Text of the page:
At common law defamatory words which are actionable per se are: (1) Those which impute to a person the commission of some criminal offense involving moral turpitude, for which the party, if the charge is true, may be indicted and punished. (2) Those which impute that a person is infected with some contagious disease, where if the charge is true, it would exclude the party from society. (3) Those which impute to a person unfitness to perform the duties of an office or employment of profit, or want of integrity in the discharge of the duties of such an office or employment. (4) Those which prejudice such person in his or her profession or trade. All other defamatory words which, though not in themselves actionable, occasion a person special damage are actionable. Rosenberg & Sons v. Craft, 182 Va. 512, 29 S.E.2d 375, 151 A.L.R. 1095; Burk's Pleading and Practice, (4th ed. Boyd 1952), § 163, pp. 268, 269; 12 Michie's Jurisprudence, Libel and Slander, § 4, pp. 40, 41.
Although varying circumstances often make it difficult to determine whether particular language is defamatory, it is a general rule that allegedly defamatory words are to be taken in their plain and
Every false and unauthorized imputation, spoken, written or printed which imputes to a business or professional man conduct which tends to injure him in his business or profession is libelous and actionable without allegation or proof of special damages. James v. Haymes, 160 Va. 253, 168 S.E. 333; Hancock v. Mitchell, 83 W.Va. 156, 98 S.E. 65; Michie's Jurisprudence, Libel and Slander, § 8, p. 45. Hence, words and statements which charge an attorney at law with unethical or unprofessional conduct and which tend to injure or disgrace him in his profession are actionable per se. High v. Supreme Lodge, etc., 214 Minn. 164, 7 N.W.2d 675, and the appended annotation in 144 A.L.R. 814; 33 Am.Jur., Libel and Slander, § 76, p. 88; 53 C.J.S., Libel and Slander, § 38, p. 85.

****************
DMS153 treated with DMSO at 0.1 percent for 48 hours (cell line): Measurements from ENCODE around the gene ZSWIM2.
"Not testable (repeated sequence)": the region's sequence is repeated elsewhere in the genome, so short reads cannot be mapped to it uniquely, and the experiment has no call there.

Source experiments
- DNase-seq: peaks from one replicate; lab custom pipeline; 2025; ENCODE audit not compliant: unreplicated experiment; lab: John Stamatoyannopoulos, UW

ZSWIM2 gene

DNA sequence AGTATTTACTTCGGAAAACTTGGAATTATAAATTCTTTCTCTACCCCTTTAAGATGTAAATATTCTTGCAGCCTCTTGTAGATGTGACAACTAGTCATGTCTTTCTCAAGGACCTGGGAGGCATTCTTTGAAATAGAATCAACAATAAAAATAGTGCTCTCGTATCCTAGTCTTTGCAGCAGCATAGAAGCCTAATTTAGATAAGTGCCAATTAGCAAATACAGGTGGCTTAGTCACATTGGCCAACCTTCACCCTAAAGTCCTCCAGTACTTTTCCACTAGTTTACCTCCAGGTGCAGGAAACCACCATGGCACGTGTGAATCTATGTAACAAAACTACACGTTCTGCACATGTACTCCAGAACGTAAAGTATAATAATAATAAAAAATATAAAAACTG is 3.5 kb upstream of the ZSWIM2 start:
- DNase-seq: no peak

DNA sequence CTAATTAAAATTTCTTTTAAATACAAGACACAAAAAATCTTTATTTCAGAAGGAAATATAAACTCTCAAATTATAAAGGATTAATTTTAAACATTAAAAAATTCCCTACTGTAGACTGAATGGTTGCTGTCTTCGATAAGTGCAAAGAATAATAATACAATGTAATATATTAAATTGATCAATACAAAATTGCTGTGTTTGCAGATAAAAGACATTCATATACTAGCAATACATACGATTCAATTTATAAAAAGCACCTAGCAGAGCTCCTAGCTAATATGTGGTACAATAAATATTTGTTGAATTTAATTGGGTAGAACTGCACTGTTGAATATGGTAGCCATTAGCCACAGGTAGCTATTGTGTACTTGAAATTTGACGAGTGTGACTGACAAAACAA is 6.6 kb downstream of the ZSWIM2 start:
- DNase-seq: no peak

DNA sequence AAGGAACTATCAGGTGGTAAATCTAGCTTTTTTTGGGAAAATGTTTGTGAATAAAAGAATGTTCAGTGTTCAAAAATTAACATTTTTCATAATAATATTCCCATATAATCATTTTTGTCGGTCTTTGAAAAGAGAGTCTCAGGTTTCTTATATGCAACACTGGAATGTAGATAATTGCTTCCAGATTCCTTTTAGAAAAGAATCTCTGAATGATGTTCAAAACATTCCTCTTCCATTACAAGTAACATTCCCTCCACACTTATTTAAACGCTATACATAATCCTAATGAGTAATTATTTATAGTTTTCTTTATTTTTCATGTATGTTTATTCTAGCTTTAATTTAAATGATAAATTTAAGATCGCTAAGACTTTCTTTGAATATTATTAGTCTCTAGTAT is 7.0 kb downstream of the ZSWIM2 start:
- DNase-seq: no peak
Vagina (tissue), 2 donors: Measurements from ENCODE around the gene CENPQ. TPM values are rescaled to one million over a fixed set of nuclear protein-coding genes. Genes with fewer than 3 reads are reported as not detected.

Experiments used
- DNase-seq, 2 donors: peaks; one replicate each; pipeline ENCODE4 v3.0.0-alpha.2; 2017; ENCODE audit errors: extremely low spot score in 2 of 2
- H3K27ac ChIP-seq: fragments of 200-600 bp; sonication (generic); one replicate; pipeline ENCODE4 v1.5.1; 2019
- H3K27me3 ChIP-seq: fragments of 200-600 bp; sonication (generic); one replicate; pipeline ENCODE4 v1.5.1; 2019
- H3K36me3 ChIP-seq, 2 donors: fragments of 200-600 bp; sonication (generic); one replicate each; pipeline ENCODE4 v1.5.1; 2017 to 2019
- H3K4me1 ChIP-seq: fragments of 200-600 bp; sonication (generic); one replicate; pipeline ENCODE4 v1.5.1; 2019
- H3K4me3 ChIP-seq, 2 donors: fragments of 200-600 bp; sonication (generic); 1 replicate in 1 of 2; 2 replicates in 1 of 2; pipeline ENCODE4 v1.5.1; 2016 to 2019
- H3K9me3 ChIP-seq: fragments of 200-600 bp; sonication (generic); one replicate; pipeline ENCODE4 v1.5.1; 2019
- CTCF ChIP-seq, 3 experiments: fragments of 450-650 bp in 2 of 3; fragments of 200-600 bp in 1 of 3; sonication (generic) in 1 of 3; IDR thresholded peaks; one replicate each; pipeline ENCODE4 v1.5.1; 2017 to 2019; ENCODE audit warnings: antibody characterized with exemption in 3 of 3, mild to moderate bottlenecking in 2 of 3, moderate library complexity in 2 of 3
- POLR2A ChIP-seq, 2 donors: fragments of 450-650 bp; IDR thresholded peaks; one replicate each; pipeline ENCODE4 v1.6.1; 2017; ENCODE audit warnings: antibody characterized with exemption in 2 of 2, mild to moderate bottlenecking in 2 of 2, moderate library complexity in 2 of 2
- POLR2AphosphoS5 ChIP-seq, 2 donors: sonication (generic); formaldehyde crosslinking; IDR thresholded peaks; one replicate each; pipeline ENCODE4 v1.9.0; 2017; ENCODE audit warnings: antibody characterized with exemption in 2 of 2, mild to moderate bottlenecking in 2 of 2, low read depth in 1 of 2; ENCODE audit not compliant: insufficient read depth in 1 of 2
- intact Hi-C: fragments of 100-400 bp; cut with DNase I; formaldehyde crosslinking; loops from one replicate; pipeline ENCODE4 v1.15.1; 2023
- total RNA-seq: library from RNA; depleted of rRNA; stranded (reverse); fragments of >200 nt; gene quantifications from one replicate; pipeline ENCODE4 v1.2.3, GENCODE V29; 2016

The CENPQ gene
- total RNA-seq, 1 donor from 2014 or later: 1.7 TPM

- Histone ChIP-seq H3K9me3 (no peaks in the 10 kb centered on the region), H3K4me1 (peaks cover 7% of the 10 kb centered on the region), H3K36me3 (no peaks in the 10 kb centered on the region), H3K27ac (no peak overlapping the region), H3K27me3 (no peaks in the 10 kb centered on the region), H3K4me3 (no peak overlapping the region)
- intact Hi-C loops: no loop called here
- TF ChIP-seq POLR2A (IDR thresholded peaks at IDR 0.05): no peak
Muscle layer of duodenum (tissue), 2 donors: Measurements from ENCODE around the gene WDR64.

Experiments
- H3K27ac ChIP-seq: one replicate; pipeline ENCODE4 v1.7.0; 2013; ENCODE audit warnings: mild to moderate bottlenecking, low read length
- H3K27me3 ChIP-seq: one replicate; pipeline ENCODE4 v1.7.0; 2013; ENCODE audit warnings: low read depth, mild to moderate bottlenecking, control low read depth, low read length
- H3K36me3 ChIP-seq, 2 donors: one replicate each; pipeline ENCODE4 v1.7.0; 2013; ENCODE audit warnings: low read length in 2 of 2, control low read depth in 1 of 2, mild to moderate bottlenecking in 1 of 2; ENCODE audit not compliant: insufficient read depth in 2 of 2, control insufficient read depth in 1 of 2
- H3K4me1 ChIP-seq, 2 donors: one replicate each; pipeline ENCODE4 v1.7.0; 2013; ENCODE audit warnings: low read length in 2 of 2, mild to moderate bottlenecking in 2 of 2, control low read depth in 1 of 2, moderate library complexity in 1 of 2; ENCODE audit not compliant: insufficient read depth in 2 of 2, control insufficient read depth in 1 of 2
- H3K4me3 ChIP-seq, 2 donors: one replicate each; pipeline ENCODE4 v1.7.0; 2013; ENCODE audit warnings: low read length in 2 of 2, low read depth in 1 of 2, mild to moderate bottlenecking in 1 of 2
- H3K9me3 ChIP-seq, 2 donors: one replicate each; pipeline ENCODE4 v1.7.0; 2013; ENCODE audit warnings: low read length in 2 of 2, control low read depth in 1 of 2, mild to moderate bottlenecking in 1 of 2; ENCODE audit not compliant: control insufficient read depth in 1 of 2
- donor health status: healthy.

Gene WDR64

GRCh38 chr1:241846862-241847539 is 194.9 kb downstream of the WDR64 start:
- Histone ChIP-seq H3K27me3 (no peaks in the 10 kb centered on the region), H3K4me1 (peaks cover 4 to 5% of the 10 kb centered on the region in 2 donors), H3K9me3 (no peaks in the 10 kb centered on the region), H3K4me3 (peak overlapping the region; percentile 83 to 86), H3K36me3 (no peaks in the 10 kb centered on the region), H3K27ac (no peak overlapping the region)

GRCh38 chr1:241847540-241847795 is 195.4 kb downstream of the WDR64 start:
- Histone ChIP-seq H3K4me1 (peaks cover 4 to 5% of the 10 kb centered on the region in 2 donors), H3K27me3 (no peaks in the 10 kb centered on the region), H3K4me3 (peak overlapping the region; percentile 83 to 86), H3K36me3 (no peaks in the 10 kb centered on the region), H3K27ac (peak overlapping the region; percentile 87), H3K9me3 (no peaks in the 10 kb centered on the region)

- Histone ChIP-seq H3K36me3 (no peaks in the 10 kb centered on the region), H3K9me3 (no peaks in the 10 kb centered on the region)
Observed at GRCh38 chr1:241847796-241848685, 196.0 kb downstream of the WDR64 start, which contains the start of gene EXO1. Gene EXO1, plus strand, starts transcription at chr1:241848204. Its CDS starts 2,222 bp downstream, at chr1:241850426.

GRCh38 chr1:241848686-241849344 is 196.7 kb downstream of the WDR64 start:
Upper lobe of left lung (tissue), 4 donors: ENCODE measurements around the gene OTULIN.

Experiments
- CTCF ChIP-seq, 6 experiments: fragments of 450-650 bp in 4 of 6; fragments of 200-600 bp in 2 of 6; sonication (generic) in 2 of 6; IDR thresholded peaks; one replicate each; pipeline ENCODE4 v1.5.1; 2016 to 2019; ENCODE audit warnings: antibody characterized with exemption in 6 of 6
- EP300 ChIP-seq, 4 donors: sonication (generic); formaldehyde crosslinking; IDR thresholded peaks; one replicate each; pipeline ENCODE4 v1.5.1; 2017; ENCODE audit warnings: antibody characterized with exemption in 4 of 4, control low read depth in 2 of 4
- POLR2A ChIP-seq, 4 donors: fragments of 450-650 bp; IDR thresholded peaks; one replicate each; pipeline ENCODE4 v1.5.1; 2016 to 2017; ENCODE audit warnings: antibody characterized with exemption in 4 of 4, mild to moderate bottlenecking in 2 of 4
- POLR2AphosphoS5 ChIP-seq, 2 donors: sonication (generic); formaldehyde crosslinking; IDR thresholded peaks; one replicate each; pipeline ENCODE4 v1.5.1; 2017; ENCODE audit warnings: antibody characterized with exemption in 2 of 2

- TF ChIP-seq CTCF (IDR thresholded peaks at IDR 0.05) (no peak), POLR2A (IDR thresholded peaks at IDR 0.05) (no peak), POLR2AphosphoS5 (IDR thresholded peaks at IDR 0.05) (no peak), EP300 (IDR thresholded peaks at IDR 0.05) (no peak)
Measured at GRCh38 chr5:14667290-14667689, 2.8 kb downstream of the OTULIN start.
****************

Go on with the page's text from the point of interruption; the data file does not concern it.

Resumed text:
In determining whether the words and statements complained of in the instant case are reasonably capable of the meaning ascribed to them by innuendo, every fair inference that may be drawn from the pleadings must be resolved in the plaintiff's favor. However, the meaning of the alleged defamatory language can not, by innuendo, be extended beyond its ordinary and common acceptation. The province of the innuendo is to show how the words used are defamatory, and how they relate to the plaintiff, but it can not introduce new matter, nor extend the meaning of the words used, or make that certain which is in fact uncertain. Guide Pub. Co. v. Futrell, supra; Payne v. Tancil, 98 Va. 262, 35 S.E. 725; Moseley v. Moss, 6 Grat. 534, 47 Va. 534.